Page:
To: All Dec-08-93 11:11AM
Subject: Something for Creationists to chew on...
Organization: The University of North Carolina at Chapel Hill
From: KG Anderson
Well, it's been pretty clearly documented on this newsgroup that
most Creationists aren't going to be swayed by the evidence.
Nevertheless, I though the following factoid might be interesting;
perhaps it could even go into a FAQ somewhere.
Creationists assert that that humanity began as two individuals
around six thousand years ago. It's been pointed out on t.o. before
that this cannot account for the current genetic diversity we see in
humans, since two people can carry four alleles (at most) between them
for any given locus. Furthermore, Creationists assert that humanity
was again narrowed down to a handful of people (Noah, his wife, their
sons and their sons' wives) after the Great Flood .tm.. Again, this
runs counter to everything we see in the current genetic diversity of
human beings. (Never mind every other organism on the planet.)
I've always liked this counter-argument to Creationism; it's succinct
and easy to remember. (Let's face it, most of us don't leave home
with the entire t.o. FAQs in our briefcase.) But I've also wanted
a good reference to back it up, so that when the inevitable reply,
"Oh yeah? *Prove* that humans have that much genetic diversity" comes
along, I'll have something to show 'em.
Well, I just found what I was looking for: "MHC Polymorphism and Human
Origins," by Jay Klein, Naoyuki Takahata and Francisco J. Ayala, in
the December 1993 issue of Scientific American (pp. 78-83). Yes, I
know SciAm doesn't count as a hard-core scientific reference, but that's
all the better: it's available to people who don't have access to
research libraries, and it's written in plain English (unlike most
papers in genetics journals), so pretty much any C'ist should be able to
look it up if they won't take your word for it.
In a nutshell, the major histocompatibility complex (MHC) is a bunch of
loci located on chromosome 6. They are the genes responsible for
labeling your own cells as your own, so that the immune system can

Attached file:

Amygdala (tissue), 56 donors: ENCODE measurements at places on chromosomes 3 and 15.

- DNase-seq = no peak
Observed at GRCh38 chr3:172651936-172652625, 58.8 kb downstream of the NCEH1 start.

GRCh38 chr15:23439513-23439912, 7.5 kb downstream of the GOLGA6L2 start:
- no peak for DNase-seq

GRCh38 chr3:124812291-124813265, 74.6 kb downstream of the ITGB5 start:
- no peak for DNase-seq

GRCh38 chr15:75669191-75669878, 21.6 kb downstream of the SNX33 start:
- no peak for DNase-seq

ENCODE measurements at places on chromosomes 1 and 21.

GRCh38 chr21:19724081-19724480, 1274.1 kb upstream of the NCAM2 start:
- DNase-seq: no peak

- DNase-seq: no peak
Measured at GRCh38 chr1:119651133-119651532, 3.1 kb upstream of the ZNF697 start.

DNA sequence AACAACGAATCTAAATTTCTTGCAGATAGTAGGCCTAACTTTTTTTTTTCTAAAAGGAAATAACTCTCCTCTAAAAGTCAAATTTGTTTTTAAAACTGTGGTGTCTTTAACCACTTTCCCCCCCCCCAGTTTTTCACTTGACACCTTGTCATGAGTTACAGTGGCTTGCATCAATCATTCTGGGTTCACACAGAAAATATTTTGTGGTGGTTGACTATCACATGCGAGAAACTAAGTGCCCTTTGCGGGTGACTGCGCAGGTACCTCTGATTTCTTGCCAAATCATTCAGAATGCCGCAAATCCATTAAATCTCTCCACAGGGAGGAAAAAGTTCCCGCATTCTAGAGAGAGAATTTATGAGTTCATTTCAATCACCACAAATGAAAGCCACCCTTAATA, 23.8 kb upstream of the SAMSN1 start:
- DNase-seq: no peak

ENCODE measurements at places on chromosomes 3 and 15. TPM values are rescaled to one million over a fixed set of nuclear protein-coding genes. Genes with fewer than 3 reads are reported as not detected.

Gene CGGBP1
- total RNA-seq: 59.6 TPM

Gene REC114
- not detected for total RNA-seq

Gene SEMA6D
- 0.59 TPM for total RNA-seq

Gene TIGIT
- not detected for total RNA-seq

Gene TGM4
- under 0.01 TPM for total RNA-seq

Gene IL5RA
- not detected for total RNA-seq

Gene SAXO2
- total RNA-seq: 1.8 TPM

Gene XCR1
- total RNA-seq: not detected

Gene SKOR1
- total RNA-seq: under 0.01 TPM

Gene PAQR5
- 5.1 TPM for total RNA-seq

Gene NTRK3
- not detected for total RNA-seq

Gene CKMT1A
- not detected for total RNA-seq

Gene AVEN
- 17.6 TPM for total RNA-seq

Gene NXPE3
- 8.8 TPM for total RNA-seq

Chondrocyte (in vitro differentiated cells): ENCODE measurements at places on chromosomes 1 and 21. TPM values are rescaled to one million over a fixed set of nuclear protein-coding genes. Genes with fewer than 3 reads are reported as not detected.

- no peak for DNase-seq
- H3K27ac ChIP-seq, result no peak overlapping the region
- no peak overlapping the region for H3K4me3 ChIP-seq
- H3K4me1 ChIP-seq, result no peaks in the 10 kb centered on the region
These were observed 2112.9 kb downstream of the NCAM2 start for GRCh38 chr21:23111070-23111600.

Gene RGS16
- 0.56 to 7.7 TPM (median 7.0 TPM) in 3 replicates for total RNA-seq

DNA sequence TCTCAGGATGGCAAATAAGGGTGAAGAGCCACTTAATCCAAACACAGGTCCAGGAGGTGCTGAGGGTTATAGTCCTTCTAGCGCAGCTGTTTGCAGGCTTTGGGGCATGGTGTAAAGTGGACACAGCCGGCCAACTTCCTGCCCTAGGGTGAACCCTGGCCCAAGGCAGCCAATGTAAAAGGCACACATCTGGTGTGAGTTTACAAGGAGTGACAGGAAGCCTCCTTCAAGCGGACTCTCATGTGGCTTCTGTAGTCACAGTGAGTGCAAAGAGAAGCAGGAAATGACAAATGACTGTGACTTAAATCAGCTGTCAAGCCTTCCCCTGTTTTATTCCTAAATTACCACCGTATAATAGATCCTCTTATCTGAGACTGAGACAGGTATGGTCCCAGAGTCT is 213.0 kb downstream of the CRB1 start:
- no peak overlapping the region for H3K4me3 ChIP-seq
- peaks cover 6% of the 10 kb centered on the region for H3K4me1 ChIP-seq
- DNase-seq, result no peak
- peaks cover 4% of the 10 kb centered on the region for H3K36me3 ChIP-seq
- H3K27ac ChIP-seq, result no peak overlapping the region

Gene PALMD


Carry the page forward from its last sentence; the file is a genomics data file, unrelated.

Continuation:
recognize foreign cells (including those from transplanted organs)
as "invaders," ripe for attack. (That's a gross simplification, but
gets the point across.)
One gene in particular is of interest to us: HLA-DRB1. Remember how
the Creationist "Theory" "predicts" that there should be, at most, just
a handful of alleles for any particular gene. On page 78 of that
article, they list FIFTY-NINE alleles for HLA-DRB1. (Those are
identified as "known alleles," so I guess there could be more out
there, as yet unsequenced.)
At this point, your shrewd creationist who's had a decent high school
biology course (which rules most of them out) may point out that a
single point mutation can create a new allele, as in the case of
normal hemoglobin converted to the sickled form. I'll quote from p. 79
to answer that point:
"The high number of alleles is, however, only one of two extraordinary
features of the MHC polymorphism. The other is the large nucleotide
diversity among the MHC alleles. In other genetic systems, alleles
at a given locus usually differ by a few nucleotide substitutions at
most. In the MHC, some alleles differ by 100 or more substitutions."
The unescapable conclusion, of course, is that the major
histocompatibility complex is far older than creationists would allow.
(Another possible explanation is that humans were recently created, but
did not begin with just two individuals. Instead, over fifty were
created, and they were created with a large degree of genetic diversity.
But I don't think anyone is advocating this view--it certainly runs
counter to what Genesis says.)
If any Creationists out there can think of any flaws in the above logic,
I'd love to hear them. If not, we can just add this one to the FAQs--
I think it makes a pretty good "60 second" disproof of Biblical